In my statement opposing the Paulson Plan last month, I laid out three primary reasons why I voted ‘no'. The first is that I wasn't convinced that the asset purchase program was the right way to do this. The second is that it would lead to increased lobbying for handouts and bailouts by any industry facing financial trouble. And third, that we were handing over $700 billion to essentially one man to spend as he sees fit, something that has never happened before in American history. It's not the way our government is supposed to work.
I stated at the time that my vote was against the Paulson Plan - not against taking extraordinary action to provide necessary confidence to financial markets. As I said, "The Paulson plan would have Washington take $700 billion worth of toxic Wall Street assets from financial firms' balance sheets and put them on the balance sheet of the federal government.... I'm not confident in its success."
The critics were right. On October 14th, in a significant shift, Treasury outlined a plan to directly purchase equity stakes in major financial institutions. The Wall Street Journal noted "critics...say Treasury should have formulated a comprehensive plan earlier in the crisis." This past week, Secretary Paulson announced that he has completed a remarkable about -face, as summarized by November 13th Investor's Business Daily front page headline, which read, "In Major Reversal, Treasury Won't Buy Bad Mortgage Debt." This is a complete reversal. Why did Paulson reverse course? Last Thursday's Los Angeles Times provides the answer: "Treasury Secretary Henry M. Paulson's decision to abandon plans to buy troubled bank assets shows that he has come to two conclusions about what was once the chief focus of the government's $700-billion bailout: The first is that it wouldn't work."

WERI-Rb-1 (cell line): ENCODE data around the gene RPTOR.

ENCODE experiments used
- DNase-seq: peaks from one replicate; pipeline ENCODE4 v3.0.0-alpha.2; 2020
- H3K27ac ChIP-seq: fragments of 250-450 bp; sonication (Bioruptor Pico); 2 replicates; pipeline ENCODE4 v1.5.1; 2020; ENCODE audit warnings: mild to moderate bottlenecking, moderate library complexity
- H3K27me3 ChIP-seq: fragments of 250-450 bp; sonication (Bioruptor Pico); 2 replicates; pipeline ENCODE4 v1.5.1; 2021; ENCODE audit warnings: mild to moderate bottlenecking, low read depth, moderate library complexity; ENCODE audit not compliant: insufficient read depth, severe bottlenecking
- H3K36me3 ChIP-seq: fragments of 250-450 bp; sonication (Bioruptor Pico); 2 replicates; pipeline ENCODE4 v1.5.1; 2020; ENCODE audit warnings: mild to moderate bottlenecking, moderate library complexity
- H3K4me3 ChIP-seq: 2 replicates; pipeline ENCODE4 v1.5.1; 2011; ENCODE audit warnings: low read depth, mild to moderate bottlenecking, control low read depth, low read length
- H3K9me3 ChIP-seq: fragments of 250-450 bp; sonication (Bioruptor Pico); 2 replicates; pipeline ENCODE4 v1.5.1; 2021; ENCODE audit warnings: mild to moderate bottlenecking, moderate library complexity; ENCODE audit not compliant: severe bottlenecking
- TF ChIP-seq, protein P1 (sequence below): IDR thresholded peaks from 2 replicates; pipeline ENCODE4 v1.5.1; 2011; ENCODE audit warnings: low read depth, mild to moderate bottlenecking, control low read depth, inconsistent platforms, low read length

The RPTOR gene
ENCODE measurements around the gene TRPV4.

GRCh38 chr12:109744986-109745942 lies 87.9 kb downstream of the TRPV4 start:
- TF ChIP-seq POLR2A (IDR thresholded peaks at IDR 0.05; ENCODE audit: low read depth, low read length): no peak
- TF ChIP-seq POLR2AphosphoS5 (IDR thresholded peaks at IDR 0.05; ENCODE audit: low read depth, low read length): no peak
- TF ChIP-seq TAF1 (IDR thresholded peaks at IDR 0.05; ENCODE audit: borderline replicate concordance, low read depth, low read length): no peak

I know many of you have serious concerns about how Secretary Paulson has executed the financial rescue program and I share them with you. Congress completely abdicated its responsibility by signing a truly blank check over to the Treasury Secretary. However, the lame duck session of Congress offers us a tremendous opportunity to change course. We should take it.